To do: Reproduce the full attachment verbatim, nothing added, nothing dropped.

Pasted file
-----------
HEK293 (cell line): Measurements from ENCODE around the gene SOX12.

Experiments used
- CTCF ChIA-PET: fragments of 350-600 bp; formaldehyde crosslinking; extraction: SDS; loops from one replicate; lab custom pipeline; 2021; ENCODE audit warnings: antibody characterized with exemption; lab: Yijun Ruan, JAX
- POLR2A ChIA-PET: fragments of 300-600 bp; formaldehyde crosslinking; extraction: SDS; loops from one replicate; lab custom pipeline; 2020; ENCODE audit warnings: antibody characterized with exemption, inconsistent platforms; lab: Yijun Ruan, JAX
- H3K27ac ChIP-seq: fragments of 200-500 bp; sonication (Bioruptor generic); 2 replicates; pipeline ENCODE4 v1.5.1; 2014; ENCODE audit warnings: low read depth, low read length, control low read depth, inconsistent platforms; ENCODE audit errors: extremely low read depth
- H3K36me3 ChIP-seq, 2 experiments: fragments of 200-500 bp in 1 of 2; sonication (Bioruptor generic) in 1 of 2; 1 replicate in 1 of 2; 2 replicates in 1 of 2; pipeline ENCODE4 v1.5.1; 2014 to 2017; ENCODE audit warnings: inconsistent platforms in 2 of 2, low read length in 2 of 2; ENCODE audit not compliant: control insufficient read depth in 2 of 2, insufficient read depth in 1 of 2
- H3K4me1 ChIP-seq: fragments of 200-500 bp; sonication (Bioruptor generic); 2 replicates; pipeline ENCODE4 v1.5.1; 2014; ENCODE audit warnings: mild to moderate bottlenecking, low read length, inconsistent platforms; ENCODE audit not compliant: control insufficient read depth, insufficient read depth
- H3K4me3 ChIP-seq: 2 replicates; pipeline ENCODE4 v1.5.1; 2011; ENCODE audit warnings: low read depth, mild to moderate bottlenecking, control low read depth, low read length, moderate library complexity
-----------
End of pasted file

HEK293 (cell line): Measurements from ENCODE around the gene SOX12.

Experiments used
- CTCF ChIA-PET: fragments of 350-600 bp; formaldehyde crosslinking; extraction: SDS; loops from one replicate; lab custom pipeline; 2021; ENCODE audit warnings: antibody characterized with exemption; lab: Yijun Ruan, JAX
- POLR2A ChIA-PET: fragments of 300-600 bp; formaldehyde crosslinking; extraction: SDS; loops from one replicate; lab custom pipeline; 2020; ENCODE audit warnings: antibody characterized with exemption, inconsistent platforms; lab: Yijun Ruan, JAX
- H3K27ac ChIP-seq: fragments of 200-500 bp; sonication (Bioruptor generic); 2 replicates; pipeline ENCODE4 v1.5.1; 2014; ENCODE audit warnings: low read depth, low read length, control low read depth, inconsistent platforms; ENCODE audit errors: extremely low read depth
- H3K36me3 ChIP-seq, 2 experiments: fragments of 200-500 bp in 1 of 2; sonication (Bioruptor generic) in 1 of 2; 1 replicate in 1 of 2; 2 replicates in 1 of 2; pipeline ENCODE4 v1.5.1; 2014 to 2017; ENCODE audit warnings: inconsistent platforms in 2 of 2, low read length in 2 of 2; ENCODE audit not compliant: control insufficient read depth in 2 of 2, insufficient read depth in 1 of 2
- H3K4me1 ChIP-seq: fragments of 200-500 bp; sonication (Bioruptor generic); 2 replicates; pipeline ENCODE4 v1.5.1; 2014; ENCODE audit warnings: mild to moderate bottlenecking, low read length, inconsistent platforms; ENCODE audit not compliant: control insufficient read depth, insufficient read depth
- H3K4me3 ChIP-seq: 2 replicates; pipeline ENCODE4 v1.5.1; 2011; ENCODE audit warnings: low read depth, mild to moderate bottlenecking, control low read depth, low read length, moderate library complexity